A Conversation with Florida Attorney General Pam Bondi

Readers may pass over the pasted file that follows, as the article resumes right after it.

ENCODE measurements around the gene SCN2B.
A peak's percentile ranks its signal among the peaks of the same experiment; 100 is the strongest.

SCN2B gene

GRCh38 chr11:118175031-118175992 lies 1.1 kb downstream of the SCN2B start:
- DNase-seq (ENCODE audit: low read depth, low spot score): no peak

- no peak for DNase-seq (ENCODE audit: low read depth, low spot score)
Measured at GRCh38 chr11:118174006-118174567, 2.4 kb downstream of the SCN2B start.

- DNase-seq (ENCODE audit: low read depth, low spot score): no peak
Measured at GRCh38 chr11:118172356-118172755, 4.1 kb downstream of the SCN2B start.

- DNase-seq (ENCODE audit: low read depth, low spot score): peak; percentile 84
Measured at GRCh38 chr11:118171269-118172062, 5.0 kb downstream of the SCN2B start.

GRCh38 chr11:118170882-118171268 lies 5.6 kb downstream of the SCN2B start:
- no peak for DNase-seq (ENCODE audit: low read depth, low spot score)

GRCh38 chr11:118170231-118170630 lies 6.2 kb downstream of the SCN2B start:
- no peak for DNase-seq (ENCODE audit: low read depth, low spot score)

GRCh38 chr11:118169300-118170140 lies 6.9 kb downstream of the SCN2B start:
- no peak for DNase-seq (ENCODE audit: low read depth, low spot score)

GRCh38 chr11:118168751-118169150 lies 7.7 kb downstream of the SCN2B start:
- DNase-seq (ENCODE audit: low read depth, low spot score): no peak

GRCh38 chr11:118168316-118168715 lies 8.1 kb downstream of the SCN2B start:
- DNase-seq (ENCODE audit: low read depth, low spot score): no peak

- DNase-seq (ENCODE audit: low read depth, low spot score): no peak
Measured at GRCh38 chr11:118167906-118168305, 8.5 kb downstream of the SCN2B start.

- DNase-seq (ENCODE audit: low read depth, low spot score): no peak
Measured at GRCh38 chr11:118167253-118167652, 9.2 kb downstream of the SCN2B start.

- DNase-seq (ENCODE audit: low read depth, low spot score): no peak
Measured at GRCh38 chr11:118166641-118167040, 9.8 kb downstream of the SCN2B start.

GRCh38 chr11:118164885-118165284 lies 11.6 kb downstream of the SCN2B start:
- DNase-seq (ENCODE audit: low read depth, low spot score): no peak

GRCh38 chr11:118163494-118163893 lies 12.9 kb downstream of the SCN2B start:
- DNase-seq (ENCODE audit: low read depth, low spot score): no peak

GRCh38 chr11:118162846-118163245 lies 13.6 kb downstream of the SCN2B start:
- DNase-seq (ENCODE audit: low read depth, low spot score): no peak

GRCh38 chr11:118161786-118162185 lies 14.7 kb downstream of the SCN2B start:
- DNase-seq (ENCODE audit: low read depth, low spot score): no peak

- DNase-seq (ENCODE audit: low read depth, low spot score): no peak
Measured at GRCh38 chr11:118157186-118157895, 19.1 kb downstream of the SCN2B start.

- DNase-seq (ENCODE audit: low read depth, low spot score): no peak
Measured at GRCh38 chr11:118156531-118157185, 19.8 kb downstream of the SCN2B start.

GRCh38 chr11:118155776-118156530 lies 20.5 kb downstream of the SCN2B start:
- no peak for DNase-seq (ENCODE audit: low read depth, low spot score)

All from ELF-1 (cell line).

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>>Welcome, General Bondi! Thanks for coming to the studios.>>Thank you! I’m thrilled to be here with you.>>Well alright, so session’s completely underway right now, but there’s a lot of things that have nothing to do, frankly, with the Florida legislative session and your office has been wrapped up in so many important issues in Florida, and I think the first one I would love to hear about is where does Florida stand in the fight against illegal drugs? I mean you have been on the issues of fighting pill mills and addiction. So where does that all stand?>>Well, it’s not only in Florida. It’s our entire country and our entire world. We’re working with other countries as well, but Florida, we’ve done so much that we’re very proud of. Of course when I took office we had seven Floridians die in a day from Oxycodone abuse, and I frankly couldn’t believe it. And so we all worked very hard together to pass tough legislation. Of the top one hundred Oxycodone dispensers – these are doctors – in the entire country, 98 of them lived in Florida.>>Well and that Oxy addiction>>Isn’t that crazy? >>transferred to, once you started cleaning that up, it transferred over to heroin addiction>>It did.>>Mixing it. So where was that?>>And the last we checked, the last we checked, of those 98 doctors, none of them now live in Florida.>>Well, that’s good.>>But, we knew, I mean you know, addicts are going to switch from one drug to another and the new drug of choice was, not actually a new drug, but it’s truly made a comeback is heroin. Heroin, fentanyl, car fentanyl, and U-47700, which is a synthetic. And it’s all these, these drugs can kill an elephant.>>Are they making these in Florida? Are they importing them? Where are they coming from?>>Well, most of them are, the heroin is manufactured in Asia, and it comes into our country through the traditional smuggling route of Mexico and across the border, and that’s why I’m all for protecting, for building a wall and protecting our border, because I don’t want drugs coming into our state. And so they’re coming in. But now, you know, you used to think of heroin – and this is so important for your viewers to know – heroin, a needle, a dirty needle, and a dark street corner in a seedy neighborhood at night, now it’s coming in pill form, powder form. You can smoke it in some vapor shop. I mean it’s crazy all the different ways. In Pinellas County alone, near our hometowns, the sheriff there had five overdoses. Five people dropped dead, I think between like ages of nineteen and twenty-three, in three days. And you know what they thought they bought on the street? A Xanax pill. So what’s the drug of choice, like among college kids? Xanax, Adderall, because they think it helps them study or focus or>>Right.>>So there are pill presses. They are mixing in these pill presses, not only heroin, but fentanyl, car fentanyl, which basically is an elephant tranquilizer. Fentanyl is 50 times stronger than heroin. Can you believe that? And so, if anyone is listening, parents, kids, anyone, and somebody tries to sell you a pill on the street and you don’t know, and it says Xanax, it says Adderall, do not buy it! So we found out this was happening and one of my great staff members, I’m like, “How are they making these things here?” He looked online, Amazon and eBay. You can buy a Xanax and Adderall pill press. So let me give them some credit. I picked up the phone, I called both of them, and within an hour they were yanked off their websites.>>That’s good, that’s corporate stewardship right there.>>It is, it is. But>>You had to make the call, right?>>But this war on drugs is going on, and nationally, I’m co-chair with the national AG’s of the substance abuse committee nationally, so we’re fighting this all over the country. Heroin has a huge problem in New Hampshire, all over the country.>>Well addiction certainly was one of the key conversations during the last presidential campaign.>>It was.>>And this issue will continue to face Floridians and you know I’m>>and Americans.>>Yeah, and Americans, and we’re just grateful for the work that you’re doing and your office is doing on those issues.>>Thank you. >>So let me ask you the next question. So the other one that, of course, living in Tallahassee, Florida’s capital, we hear a lot about the work you’re doing on human trafficking. Some stations or radio talk shows talk a little bit about it, but I don’t know if the average Floridian out there going to work day in a day out thinks about this as an issue. What is the issue with human trafficking, how big, how bad is it, what can we do about it?>>Well it’s alive and thriving, sadly, and so we have three United States Attorneys, we have 20 elected state attorneys, and I fought to get legislation passed so my statewide prosecutors, we handle multi-county cases. So just my statewide prosecutors could also have jurisdiction, so just my statewide prosecutors alone right now, not the 20 state attorneys, not the three US Attorneys, just mine, right now have 90 defendants pending.>>Plus additional cases in each of the individual jurisdictions.>>Exactly, which is much bigger, so think how many victims are attached to each defendant. Human trafficking – it’s basically, it’s forced labor of course, but it’s also forcing young men and women into the sex trade, and that ties into the drugs. You know they’re immediately, and I call them kids, they’re little boys or girls, they’re teenagers, they’re young adults, but they’re immediately taken, addicted to drugs – the strongest types of drugs you can imagine and forced into a life of prostitution. So we’ve partnered once again with our great businesses. The truckers came to me and said let us be your eyes and ears. We’re out there on the streets. We’re seeing this so, we’ve got to be proactive. >>I heard that Uber is also helping as well.>>How great is that? We honored Uber today for being so proactive. You probably heard in Sacramento an Uber driver had a fare, and the only way we’re gonna stop this, because it’s in the shadows, people have got to bring this out of the shadows, and so an Uber driver in Sacramento picked up a fare, and he heard something going on in the back of the Uber and, like, this isn’t right. He called the police and saved a 16 year old’s life and got a monster arrested. So Uber now, Florida is their prototype state, which is amazing, and in Florida on the Uber driver’s app, as a rider you have a different app, Uber driver’s see something different, and Uber is telling them the signs to look for for human trafficking.>>That’s great. We also heard about that flight attendant, remember the flight attendant going from Seattle to San Francisco…>>I heard you tell a story. Had to do with a sticky note, right?>>And she was on a flight, the flight attendant knew what to look for, like something isn’t right here. It’s an adult man, a younger female, so the young girl got up to go to the restroom, she put a sticky in the restroom and said, “Do you need help?” with a pen and the girl wrote “yes.”>>So really it’s about education and understanding the signs and what to look for.>>Education, that’s it. We’re training law enforcement. Emergency room physicians have come to us. We’re training them. It’s being vigilant in prosecutions as well as getting the word out and our website is www.youcanstopht.com. So please go online and look for the signs of how to spot this and never be embarrassed about reporting anything, anything suspicious. Law enforcement, they want to hear about it. >>Well those are two humongous issues that are relevant in every community across the board, and they are visible when you see them either rescued or arrested, either way it’s important. So one of the ones I think affects lives is another issue that really takes away from every Floridian’s ability to get care, and you’ve been working on Medicaid fraud, and you’ve had some great successes there, but there’s more work to be done. Tell us a little bit about, what’s the story and how are you finding it, and what needs to be done?>>Well, when I took office, my Medicaid fraud unit was based up here in Tallahassee, which is great, but I was in my Miami office, my South Florida office, which of course, I think, is the Medicaid capital of fraud of the state. And so I was down there and we had empty offices, lights off, and I’m like, wait a minute, so we revamped our unit a little bit, moved it basically to South Florida ->>Ground zero.>>Right, to ground zero and they had been working so hard on Medicaid fraud and just came out from United States Department of HHS, came out from HHS that we are number two this year in combatting Medicaid fraud for the entire country, and that’s $650 million that we recovered for Floridians, my unit, so I just want to commend Jim Varnado, Captain Mann, all of my great attorneys in that unit, they are working so hard.>>So tell me a little bit about how those Lieutenants in your divisions go about finding it and then catching them. I mean are these stings, or are they seeing bank transfers?>>All kinds of ways. Well now that we’ve gone to managed care, it’s changed up a bit, so there’s a lot of accounting involved, of course, and it’s a lot of billing for services not rendered. Shock. But that’s how you come in and that’s where they’re stealing our tax dollars, and I’m just so proud at that unit for what they are doing and consumer protection, my consumer protection unit, they’re out there every day. We saw people were trying to get gouged during the hurricane.>>That’s a great place>>I personally went out and chewed out a hotel. They were gouging people. It’s non-stop, but we want to make Florida the safest place to work, live and raise a family and our Governor’s doing a great job bringing businesses here.>>I love it. So the last thing I want to ask you about is a little bit about some legislation that just passed in the legislature, and that was the unanimous decision on receiving a death penalty in the state. Does that help the court system to move faster, or does it help Floridians to be absolutely sure? What does that mean for the system?>>We will, and there are a bunch of cases out there, and I can name them by name. Lambrix is one of them. Two of them we just got affirmed by the State Supreme Court, but where there’s been a lot of confusion is, of course, Florida was not unanimous, we had passed 10-2 but then you look at a state like Alabama. So there was case in Alabama, Smith was the case, and the jury recommended life. The judge did an override on that and gave the defendant death. He was executed after the United States Supreme Court upheld it and said it was okay.>>So now Florida’s…>>Again, that was a life recommendation, so there are different cases all over the country. Alabama’s had some similar issues as Florida, and the U.S. Supreme Court said hey we’re not even gonna hear this, Alabama, because what you’re doing is fine – paraphrasing – but so in Florida now it is unanimous, and the Governor, thank goodness, first of all our legislature just passed great legislation. We agree with it, the Governor signed it into law, so now there are a lot of cases we will be able to go forward on. Some of them are going to have to be re-sentenced, because they weren’t unanimous death recs, but let me tell one, one was disgusting, someone was violently raping his girlfriend’s stepdaughter, and her body was found in the Everglades, and that’s one that they said we can’t seek death on but go to a new penalty phase, and then another one where two young sisters 11 and 7, I believe, they were both raped repeatedly and murdered, and that’s another one that we can’t seek death on, so that’s why it was very important to us, but now going forward we’ve got a plan. We’ve got a death penalty scheme in place, and hopefully these executions will be taking place soon.>>Well, General Bondi, thank you so much for joining us, and we just appreciate the great work you’re doing on behalf of the citizens of the State of Florida, and we look forward to talking to you soon.>>Thank you, it’s a team effort.